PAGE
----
Light consists of waves of energy that are able to move without the presence of a medium to travel through. Light energy has both electric and magnetic fields, so it is often referred to as electromagnetic radiation. Light waves come in many sizes, or wavelengths. The light we can see is only a very small part of the spectrum of light waves that exist. Ultraviolet light is part of the electromagnetic spectrum beyond visible light.
Humans cannot see ultraviolet light, but some insects, such as bees, can. UV light has a shorter wavelength, higher frequency and higher energy than the light within the visible spectrum. Wavelength is the size of the wave, or the distance between two corresponding points on waves – peak to peak or trough to trough, for example. The frequency is the number of waves that pass a certain point during a specific time interval, usually one second. Frequency is directly related to energy, so the higher the frequency of the wave, the higher the energy and vice versa.
Depending on the frequency of the light, different colors are produced. In the visible spectrum, the colors range from red, at the lowest frequency of visible light, to violet. Ultraviolet light is so named as it is beyond violet. It has a shorter wavelength than violet light and a higher frequency and energy. X-rays come after UV light on the electromagnetic spectrum.
The UV light spectrum can be divided in a number of different ways. Scientists refer to near, extreme and far UV light, based on the wavelength of the light and how energetic it is. UVA, UVB and UVC are also used to categorize ultraviolet light. Again, the categories are determined by the length of the wavelength and energy. UVA or near UV light has the longest wavelength and least energy, while extreme has the shortest and most energy.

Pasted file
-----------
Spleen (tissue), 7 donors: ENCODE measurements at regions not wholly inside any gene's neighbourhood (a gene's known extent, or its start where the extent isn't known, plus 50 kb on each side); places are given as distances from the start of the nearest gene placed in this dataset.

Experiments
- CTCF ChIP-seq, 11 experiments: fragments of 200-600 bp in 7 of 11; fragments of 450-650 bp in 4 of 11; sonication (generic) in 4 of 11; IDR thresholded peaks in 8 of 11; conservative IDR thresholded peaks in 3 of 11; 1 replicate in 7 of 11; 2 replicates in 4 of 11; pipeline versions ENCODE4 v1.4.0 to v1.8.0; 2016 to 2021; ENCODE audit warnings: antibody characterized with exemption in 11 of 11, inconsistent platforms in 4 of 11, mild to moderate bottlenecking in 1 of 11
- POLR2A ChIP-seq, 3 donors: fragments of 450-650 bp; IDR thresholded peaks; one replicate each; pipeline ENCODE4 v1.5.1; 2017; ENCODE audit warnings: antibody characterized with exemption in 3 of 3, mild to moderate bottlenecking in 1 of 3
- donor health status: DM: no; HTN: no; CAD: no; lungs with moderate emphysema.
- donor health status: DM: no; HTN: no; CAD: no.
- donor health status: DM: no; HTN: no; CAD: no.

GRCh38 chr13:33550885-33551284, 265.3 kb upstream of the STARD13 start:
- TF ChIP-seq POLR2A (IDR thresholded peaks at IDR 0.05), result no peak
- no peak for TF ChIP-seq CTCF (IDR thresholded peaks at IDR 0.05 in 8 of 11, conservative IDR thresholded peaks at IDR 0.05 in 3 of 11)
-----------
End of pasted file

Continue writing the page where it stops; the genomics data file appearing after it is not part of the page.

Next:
Most of the ultraviolet light on Earth comes from the sun. When UV light reaches the atmosphere, it reacts with oxygen molecules to create ozone. This reaction is what causes the ozone layer to form above the Earth. The ozone layer can be anywhere from six to 31 miles (10 to 50km) above sea level. Almost all of the short wave ultraviolet light is absorbed by the ozone layer before it can reach the Earth’s surface.
Longer wavelength ultraviolet light, or UVA, is able to pass through the ozone layer and continue to the surface. This type of UV light is what causes suntans and sunburns. These wavelengths are essential for a healthy human life as they cause the production of vitamin D in the body. This in turn is used to form healthy bones and teeth. UV light can also be used to help treat skin conditions, such as psoriasis.
Too much exposure to ultraviolet light will have detrimental effects. UVB light causes sunburn and some types of skin cancer. The most dangerous of skin cancers are due to damage to the DNA of skin cells caused by UVB light. All types of UV light also affect collagen, resulting in premature aging of skin.